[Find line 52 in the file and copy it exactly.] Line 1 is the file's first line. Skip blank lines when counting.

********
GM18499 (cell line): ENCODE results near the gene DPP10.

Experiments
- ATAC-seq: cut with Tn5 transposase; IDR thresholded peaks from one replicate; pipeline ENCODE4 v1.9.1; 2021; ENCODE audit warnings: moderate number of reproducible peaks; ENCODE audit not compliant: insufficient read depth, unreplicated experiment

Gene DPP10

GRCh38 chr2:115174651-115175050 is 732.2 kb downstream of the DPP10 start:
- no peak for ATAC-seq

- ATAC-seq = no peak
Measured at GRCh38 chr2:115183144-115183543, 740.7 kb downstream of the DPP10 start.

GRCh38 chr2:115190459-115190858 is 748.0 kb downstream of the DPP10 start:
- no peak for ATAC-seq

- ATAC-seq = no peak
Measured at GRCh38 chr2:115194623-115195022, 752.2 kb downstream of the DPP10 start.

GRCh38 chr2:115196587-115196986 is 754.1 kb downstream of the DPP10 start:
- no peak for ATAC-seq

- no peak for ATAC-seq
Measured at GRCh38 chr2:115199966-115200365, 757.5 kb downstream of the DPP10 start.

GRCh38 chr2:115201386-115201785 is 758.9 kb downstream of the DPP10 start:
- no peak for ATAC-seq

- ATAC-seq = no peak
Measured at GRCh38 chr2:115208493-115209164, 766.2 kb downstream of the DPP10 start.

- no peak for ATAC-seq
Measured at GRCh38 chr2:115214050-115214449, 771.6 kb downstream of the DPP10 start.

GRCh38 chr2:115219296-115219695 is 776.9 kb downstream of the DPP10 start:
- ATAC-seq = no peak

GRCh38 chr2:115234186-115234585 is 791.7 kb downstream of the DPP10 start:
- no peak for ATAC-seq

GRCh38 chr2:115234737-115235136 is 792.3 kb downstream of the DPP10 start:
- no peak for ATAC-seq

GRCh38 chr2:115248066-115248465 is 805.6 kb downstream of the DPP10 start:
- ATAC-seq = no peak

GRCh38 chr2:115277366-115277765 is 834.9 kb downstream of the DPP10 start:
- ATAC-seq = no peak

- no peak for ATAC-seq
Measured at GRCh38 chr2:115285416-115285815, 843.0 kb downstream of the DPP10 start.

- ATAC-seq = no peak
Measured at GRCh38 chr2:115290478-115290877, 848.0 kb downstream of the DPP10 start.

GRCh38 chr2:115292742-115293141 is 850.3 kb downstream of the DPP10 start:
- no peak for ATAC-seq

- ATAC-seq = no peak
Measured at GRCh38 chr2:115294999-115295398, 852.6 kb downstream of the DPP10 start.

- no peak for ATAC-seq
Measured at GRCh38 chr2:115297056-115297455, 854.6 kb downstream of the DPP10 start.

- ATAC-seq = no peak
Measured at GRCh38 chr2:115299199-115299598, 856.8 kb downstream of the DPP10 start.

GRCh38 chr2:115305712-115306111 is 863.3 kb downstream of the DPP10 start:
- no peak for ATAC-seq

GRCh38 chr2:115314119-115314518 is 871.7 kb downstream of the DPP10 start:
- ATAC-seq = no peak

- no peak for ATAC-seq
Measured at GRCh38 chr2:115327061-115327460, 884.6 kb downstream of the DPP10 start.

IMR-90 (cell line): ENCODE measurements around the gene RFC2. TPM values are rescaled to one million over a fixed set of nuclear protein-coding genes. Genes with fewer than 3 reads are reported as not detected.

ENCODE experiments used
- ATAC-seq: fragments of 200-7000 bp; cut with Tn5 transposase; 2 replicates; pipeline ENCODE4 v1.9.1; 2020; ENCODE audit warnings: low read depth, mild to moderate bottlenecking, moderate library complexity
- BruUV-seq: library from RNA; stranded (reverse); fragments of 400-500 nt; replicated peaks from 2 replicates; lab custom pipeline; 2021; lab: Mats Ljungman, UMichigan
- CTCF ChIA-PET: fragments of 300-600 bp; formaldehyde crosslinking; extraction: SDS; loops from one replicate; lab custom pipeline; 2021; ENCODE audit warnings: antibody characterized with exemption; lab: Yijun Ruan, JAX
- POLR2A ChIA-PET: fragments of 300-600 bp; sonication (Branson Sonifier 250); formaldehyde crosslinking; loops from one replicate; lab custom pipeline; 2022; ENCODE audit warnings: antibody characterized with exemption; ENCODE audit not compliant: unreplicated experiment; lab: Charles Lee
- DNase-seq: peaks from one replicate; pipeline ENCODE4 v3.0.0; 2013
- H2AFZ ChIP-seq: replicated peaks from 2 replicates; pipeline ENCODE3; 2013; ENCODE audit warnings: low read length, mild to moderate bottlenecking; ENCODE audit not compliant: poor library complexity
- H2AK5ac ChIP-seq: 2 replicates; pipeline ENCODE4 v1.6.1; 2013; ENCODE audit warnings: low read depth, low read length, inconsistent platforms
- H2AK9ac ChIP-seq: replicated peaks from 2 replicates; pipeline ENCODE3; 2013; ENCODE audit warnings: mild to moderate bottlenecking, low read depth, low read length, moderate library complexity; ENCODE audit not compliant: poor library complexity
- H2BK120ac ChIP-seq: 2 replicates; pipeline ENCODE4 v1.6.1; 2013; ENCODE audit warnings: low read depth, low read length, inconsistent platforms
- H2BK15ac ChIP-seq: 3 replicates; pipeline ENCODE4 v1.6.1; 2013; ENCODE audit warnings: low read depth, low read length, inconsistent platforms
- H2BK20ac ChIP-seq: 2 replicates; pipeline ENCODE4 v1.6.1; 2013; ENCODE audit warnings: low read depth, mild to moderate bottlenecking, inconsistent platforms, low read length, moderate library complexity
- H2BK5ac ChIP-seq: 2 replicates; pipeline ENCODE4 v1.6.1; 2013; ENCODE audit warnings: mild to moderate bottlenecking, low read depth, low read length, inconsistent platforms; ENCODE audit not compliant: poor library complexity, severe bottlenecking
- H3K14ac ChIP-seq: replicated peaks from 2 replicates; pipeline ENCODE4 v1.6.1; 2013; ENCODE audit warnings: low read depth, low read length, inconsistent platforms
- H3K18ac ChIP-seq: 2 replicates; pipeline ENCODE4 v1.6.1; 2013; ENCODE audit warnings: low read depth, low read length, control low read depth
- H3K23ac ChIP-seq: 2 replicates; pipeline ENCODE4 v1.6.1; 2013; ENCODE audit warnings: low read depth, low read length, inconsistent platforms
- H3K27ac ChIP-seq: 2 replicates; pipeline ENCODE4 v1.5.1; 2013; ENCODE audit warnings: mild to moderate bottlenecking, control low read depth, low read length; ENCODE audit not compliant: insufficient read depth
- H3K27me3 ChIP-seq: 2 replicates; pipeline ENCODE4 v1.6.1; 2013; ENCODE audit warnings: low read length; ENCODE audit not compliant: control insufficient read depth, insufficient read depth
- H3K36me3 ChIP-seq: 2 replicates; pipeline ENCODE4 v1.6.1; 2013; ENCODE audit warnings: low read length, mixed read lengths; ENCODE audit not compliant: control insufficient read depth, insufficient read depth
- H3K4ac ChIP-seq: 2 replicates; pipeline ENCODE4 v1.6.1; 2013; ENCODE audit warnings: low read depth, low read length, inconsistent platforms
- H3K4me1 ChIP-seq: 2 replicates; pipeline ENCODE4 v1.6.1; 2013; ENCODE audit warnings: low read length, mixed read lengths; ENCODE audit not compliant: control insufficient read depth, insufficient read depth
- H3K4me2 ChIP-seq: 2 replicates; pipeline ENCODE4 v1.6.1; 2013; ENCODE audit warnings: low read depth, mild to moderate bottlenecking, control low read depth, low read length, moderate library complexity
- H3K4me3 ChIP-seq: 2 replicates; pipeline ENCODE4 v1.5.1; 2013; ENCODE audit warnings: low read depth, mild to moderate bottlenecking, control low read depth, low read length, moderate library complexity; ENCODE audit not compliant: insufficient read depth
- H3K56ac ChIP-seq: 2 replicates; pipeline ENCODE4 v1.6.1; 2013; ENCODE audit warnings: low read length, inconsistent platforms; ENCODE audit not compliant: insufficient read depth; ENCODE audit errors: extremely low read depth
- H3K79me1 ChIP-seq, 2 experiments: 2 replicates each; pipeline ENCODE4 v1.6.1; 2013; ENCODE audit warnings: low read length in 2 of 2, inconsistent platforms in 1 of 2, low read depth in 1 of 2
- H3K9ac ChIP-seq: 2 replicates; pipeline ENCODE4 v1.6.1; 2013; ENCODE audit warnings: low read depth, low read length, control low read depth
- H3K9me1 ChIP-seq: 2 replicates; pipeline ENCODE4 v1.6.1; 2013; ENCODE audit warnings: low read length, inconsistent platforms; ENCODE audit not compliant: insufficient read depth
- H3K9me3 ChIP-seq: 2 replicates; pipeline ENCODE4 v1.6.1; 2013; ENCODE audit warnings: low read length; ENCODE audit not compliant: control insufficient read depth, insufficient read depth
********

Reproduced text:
ENCODE experiments used